Explain cash crunch, lawmakers tell Treasury PS

By: JOHN NJAGI

MPs want the National Treasury PS and Kenya Revenue Authority to explain the cash crisis that has seen CDF disbursement being withheld for three months.

And Wednesday, they directed the relevant committees to summon the officials.

Eldas MP Adan Keynan and Runyenjes MP Cecily Mbarire clashed on the floor of the House over a three-day power cut.

Parliament had a power blackout from Friday last week until Monday when the electricity was reconnected, reportedly after the intervention of the Head of the Civil Service Joseph Kinyua.

Mr Keynan, a member of the Parliamentary Service Commission (PSC), blamed the Treasury for the failure to pay electricity bills since there was no cash.

However, Ms Mbarire rose on a point of order and said MPs are not happy with the commission’s handling of the issue. She said they wonder why the commission left the bill to pile up to Sh10 million before paying up.

“We should not discuss the power disconnection on the floor of the House. Why did the commission wait for the bill to accumulate and then come here to tell us why it has not been paid? I have been in this House for a while and I can tell you this commission has issues,” she said.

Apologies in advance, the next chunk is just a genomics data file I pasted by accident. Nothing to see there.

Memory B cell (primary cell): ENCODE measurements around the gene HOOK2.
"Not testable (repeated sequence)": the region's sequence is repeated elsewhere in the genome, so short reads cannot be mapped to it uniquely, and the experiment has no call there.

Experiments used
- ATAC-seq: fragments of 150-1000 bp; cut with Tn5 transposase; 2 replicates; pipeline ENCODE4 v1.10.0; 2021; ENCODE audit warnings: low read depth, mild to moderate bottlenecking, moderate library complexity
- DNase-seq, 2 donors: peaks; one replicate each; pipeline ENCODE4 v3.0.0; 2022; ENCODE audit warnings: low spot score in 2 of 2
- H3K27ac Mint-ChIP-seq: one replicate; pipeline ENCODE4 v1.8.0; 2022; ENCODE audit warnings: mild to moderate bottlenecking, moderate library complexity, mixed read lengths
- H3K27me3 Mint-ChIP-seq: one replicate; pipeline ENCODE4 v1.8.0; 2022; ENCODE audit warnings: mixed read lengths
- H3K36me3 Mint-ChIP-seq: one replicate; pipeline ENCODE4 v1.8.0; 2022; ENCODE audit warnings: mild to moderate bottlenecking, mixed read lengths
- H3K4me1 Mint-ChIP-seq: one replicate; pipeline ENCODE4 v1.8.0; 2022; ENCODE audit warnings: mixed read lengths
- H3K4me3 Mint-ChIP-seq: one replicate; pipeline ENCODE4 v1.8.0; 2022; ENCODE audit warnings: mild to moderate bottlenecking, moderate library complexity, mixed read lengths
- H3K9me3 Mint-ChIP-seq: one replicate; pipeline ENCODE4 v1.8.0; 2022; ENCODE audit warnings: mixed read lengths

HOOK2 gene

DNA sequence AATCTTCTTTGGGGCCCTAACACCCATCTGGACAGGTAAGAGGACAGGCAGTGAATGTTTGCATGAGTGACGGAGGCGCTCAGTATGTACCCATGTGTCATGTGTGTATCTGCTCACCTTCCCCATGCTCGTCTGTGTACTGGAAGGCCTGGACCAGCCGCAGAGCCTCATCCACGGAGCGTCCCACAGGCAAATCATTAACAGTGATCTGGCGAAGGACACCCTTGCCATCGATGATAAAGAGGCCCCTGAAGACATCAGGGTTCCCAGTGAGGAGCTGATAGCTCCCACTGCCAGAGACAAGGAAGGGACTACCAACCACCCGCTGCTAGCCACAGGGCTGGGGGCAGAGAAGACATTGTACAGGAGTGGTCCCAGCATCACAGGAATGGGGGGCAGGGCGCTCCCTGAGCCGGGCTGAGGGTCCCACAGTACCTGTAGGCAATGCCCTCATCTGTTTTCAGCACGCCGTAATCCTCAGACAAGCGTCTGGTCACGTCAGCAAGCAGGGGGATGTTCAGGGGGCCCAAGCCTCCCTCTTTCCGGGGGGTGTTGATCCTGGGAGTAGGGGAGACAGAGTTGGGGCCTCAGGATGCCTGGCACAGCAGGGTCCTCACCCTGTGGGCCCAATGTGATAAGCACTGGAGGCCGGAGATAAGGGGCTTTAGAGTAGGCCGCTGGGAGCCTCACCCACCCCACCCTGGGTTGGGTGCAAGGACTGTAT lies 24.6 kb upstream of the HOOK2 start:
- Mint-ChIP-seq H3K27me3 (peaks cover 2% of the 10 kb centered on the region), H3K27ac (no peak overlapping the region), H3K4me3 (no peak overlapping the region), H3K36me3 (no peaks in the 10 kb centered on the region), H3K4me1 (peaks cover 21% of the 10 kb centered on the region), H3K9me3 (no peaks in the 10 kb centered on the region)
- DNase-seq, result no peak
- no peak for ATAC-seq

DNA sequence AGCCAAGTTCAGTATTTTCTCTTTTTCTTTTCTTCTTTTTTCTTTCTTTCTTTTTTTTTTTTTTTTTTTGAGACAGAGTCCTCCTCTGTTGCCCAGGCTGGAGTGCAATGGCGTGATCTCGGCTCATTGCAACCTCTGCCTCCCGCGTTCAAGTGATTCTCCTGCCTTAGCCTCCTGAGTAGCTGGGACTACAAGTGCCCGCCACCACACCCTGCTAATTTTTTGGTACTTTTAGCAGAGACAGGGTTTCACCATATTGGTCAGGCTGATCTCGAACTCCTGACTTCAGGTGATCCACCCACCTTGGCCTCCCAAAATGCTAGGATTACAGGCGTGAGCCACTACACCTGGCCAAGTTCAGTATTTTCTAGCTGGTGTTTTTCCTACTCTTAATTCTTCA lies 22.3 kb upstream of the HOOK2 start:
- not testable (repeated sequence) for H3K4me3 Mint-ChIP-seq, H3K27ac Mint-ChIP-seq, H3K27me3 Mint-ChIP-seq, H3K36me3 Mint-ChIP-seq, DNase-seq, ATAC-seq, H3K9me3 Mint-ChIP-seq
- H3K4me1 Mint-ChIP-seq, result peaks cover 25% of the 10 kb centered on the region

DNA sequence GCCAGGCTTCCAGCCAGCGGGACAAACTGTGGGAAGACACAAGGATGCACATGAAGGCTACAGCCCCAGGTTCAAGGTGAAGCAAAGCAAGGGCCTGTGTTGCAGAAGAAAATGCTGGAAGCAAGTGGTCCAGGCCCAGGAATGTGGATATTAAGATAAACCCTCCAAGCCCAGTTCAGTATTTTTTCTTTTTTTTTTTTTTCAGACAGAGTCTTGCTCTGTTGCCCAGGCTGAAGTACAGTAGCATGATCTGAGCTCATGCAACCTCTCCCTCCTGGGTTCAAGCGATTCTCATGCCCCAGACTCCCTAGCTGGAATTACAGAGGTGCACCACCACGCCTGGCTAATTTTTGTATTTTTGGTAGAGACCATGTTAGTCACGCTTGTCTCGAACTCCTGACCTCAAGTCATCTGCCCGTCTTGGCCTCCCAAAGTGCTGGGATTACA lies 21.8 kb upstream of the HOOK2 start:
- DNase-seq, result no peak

Earlier, Mr Keynan had urged MPs to put aside their party positions since the issues raised were service and welfare-oriented, which affected the work of lawmakers.

Among the activities affected by the cash shortage include, education bursaries, road construction, the running of constituency offices, lack of salaries for MPs’ staff and electricity connection projects at the grassroots.

FINANCIAL CRISIS

However, Mr Keynan said the commission has been assured that the money would be disbursed. He said funds to run constituency offices had been released on Friday.

Wundayi MP Opiyo Wandayi raised the issue in the House, which sparked heated debate. He said the freezing of CDF cash was a ploy to disband the fund, as it came in the wake of a court ruling that declared it unconstitutional.

He also criticised the commission for keeping MPs in the dark over the cause of the financial crisis.

Suba MP John Mbadi said the cash crunch could be as a result of budget management difficulties, cash flow or tax collection challenges.

He said the financial crisis is widespread in other State agencies, including ministries. Mr Mbadi said that by August, only 16 per cent of development budget had been absorbed, and that the situation was affecting the overall growth of the economy.

Kiminini MP Chris Wamalwa said essential services including sanitation at Parliament had been affected by lack of money.

In a debate that threatened to split the House along party lines, the Jubilee side appeared to lay the blame on parliamentary committees, while their Cord counterparts blamed the Treasury for the biting shortage.

Nominated MP Johnson Sakaja (TNA) said the Budget Committee should summon Treasury CS Henry Rotich and the Finance Committee should summon revenue officials to establish the cause of the cash shortage. The suggestion by the TNA chairman received MPs’